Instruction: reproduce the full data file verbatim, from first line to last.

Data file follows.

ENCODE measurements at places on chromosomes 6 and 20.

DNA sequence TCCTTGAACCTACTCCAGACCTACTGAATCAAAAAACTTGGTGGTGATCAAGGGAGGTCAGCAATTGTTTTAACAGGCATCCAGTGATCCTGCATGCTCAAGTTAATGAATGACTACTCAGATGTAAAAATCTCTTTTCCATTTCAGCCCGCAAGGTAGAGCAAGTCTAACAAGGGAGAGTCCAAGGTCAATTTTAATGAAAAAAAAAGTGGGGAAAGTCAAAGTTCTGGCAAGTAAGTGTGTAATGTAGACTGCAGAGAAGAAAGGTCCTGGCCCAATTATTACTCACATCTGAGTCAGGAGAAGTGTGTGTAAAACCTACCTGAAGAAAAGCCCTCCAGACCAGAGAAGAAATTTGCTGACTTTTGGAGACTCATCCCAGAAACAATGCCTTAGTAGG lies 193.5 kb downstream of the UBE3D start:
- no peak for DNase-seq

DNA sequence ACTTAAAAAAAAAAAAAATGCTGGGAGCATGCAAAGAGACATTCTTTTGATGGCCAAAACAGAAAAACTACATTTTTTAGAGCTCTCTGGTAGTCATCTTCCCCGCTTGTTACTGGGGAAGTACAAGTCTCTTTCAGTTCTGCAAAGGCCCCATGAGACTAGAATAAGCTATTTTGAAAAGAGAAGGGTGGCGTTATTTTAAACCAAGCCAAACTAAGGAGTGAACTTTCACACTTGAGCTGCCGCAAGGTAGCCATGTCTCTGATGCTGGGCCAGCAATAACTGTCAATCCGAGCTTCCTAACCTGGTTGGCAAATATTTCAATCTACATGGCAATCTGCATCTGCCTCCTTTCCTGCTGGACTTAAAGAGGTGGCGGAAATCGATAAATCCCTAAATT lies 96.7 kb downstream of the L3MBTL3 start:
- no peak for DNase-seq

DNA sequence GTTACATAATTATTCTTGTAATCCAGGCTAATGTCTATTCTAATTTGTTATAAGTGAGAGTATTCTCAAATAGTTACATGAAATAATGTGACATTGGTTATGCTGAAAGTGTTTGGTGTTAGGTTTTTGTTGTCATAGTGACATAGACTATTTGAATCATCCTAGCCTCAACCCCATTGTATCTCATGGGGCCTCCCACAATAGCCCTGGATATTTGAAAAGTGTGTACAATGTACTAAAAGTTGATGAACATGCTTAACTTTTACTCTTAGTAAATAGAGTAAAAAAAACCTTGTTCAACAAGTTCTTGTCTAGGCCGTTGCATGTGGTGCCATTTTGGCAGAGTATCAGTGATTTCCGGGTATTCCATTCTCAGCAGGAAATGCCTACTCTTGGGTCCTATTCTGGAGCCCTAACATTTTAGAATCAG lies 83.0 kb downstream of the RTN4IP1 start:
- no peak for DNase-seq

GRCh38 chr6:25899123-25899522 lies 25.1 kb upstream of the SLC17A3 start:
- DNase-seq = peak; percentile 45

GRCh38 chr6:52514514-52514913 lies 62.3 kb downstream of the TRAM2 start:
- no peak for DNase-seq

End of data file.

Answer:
ENCODE measurements at places on chromosomes 6 and 20.

DNA sequence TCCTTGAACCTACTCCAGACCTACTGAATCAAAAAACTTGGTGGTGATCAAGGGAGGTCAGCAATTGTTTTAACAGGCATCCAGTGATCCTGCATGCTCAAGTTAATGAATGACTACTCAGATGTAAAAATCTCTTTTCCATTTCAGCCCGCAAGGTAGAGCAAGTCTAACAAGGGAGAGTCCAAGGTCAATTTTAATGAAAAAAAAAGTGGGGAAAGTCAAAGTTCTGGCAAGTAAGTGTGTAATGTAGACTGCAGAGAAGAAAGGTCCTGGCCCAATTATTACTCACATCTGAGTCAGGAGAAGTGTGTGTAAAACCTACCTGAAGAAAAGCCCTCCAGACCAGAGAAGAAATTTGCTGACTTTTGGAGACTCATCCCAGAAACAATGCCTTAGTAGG lies 193.5 kb downstream of the UBE3D start:
- no peak for DNase-seq

DNA sequence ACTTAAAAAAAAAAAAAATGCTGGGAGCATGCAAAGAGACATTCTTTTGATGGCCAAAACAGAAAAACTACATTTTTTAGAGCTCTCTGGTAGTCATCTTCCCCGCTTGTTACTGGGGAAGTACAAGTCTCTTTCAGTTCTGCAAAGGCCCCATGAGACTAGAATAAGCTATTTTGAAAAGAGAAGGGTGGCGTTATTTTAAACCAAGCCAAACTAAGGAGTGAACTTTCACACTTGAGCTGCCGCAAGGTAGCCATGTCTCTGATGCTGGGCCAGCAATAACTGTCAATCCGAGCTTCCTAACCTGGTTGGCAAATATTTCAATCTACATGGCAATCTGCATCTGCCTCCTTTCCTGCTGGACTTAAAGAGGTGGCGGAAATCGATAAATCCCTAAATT lies 96.7 kb downstream of the L3MBTL3 start:
- no peak for DNase-seq

DNA sequence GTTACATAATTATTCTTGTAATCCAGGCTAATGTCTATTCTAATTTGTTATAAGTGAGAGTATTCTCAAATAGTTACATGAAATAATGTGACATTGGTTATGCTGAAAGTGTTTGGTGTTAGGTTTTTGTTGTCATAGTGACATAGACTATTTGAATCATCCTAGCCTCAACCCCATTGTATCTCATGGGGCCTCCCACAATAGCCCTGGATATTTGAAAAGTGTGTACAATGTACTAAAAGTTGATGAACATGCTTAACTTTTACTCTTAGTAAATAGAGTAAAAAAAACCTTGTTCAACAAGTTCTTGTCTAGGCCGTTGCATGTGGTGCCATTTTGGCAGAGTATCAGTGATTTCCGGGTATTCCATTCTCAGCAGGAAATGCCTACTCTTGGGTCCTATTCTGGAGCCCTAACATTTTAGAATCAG lies 83.0 kb downstream of the RTN4IP1 start:
- no peak for DNase-seq

GRCh38 chr6:25899123-25899522 lies 25.1 kb upstream of the SLC17A3 start:
- DNase-seq = peak; percentile 45

GRCh38 chr6:52514514-52514913 lies 62.3 kb downstream of the TRAM2 start:
- no peak for DNase-seq